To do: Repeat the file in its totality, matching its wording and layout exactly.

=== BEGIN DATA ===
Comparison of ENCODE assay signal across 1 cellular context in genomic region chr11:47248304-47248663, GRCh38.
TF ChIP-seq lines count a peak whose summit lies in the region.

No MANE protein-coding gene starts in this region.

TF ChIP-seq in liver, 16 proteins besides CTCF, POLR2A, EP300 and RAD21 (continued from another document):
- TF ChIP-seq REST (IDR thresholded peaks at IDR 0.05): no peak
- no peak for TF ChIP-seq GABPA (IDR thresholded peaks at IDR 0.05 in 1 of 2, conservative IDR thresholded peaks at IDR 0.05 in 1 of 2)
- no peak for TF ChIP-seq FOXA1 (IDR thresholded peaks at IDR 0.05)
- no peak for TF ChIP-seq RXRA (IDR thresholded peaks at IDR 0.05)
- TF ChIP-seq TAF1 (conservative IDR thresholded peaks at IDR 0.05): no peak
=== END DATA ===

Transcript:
Comparison of ENCODE assay signal across 1 cellular context in genomic region chr11:47248304-47248663, GRCh38.
TF ChIP-seq lines count a peak whose summit lies in the region.

No MANE protein-coding gene starts in this region.

TF ChIP-seq in liver, 16 proteins besides CTCF, POLR2A, EP300 and RAD21 (continued from another document):
- TF ChIP-seq REST (IDR thresholded peaks at IDR 0.05): no peak
- no peak for TF ChIP-seq GABPA (IDR thresholded peaks at IDR 0.05 in 1 of 2, conservative IDR thresholded peaks at IDR 0.05 in 1 of 2)
- no peak for TF ChIP-seq FOXA1 (IDR thresholded peaks at IDR 0.05)
- no peak for TF ChIP-seq RXRA (IDR thresholded peaks at IDR 0.05)
- TF ChIP-seq TAF1 (conservative IDR thresholded peaks at IDR 0.05): no peak